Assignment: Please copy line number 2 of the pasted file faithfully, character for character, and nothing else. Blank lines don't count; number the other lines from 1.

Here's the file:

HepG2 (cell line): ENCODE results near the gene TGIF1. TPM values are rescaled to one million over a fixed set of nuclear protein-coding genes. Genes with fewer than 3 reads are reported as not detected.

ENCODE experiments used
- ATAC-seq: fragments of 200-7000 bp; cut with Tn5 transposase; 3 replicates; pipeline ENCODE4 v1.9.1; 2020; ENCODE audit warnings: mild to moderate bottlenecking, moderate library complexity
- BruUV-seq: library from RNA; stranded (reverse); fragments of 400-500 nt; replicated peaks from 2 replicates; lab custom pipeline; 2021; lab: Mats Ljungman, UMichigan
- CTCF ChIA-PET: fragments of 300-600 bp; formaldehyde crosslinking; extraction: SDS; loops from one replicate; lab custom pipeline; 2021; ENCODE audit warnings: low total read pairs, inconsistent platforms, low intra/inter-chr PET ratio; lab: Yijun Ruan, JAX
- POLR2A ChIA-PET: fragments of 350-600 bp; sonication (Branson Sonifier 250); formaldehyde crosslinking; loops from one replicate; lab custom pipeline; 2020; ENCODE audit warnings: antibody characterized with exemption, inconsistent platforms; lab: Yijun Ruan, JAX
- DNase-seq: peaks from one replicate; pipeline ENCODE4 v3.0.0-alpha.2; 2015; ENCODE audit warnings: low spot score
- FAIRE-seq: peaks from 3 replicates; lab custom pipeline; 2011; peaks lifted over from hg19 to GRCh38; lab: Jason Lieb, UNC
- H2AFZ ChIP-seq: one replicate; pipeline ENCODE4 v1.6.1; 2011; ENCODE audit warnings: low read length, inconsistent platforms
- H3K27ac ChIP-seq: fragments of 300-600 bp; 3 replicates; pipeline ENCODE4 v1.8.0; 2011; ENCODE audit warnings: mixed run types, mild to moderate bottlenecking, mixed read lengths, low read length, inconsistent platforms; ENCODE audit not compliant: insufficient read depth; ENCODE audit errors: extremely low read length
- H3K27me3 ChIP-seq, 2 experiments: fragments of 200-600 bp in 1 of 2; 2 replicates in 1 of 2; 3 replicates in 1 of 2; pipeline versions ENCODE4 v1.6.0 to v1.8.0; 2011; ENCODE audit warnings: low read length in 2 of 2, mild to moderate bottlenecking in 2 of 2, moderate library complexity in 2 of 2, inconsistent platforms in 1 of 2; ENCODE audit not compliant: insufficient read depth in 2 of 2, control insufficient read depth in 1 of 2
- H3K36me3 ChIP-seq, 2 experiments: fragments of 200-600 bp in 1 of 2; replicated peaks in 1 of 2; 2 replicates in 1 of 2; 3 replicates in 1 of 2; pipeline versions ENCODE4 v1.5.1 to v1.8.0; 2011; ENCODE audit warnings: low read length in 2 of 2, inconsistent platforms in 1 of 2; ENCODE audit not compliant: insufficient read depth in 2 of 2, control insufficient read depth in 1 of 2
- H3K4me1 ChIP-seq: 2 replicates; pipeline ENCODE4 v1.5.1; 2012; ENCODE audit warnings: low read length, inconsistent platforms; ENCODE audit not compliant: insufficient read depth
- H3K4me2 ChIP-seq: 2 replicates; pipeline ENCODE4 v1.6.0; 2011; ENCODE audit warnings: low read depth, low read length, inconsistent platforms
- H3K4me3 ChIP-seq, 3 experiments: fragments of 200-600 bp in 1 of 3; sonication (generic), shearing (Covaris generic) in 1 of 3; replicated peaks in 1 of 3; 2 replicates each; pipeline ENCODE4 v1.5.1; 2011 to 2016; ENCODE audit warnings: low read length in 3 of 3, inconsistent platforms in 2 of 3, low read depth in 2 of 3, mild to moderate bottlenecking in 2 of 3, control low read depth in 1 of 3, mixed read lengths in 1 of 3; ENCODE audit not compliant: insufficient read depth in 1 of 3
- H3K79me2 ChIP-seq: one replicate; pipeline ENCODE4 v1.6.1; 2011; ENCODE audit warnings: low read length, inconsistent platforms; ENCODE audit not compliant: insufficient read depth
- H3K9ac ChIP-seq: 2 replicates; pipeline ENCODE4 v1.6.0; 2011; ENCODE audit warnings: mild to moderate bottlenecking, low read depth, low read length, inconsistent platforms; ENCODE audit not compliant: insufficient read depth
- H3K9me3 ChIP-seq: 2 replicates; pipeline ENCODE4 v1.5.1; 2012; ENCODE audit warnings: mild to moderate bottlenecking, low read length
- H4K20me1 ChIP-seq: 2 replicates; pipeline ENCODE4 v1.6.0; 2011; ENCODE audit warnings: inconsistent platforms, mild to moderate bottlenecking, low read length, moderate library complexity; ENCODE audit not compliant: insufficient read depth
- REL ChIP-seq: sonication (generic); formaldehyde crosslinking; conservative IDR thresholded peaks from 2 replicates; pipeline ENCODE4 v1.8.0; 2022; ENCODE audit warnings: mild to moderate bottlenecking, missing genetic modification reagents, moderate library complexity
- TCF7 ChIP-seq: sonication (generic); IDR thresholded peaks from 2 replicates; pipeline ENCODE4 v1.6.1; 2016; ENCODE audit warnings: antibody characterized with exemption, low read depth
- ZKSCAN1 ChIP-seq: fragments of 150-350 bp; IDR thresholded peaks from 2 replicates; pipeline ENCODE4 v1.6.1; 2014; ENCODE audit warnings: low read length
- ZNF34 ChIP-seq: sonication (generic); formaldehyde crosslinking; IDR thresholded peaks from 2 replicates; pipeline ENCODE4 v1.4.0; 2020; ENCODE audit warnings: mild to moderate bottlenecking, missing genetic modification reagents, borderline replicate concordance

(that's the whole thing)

ENCODE experiments used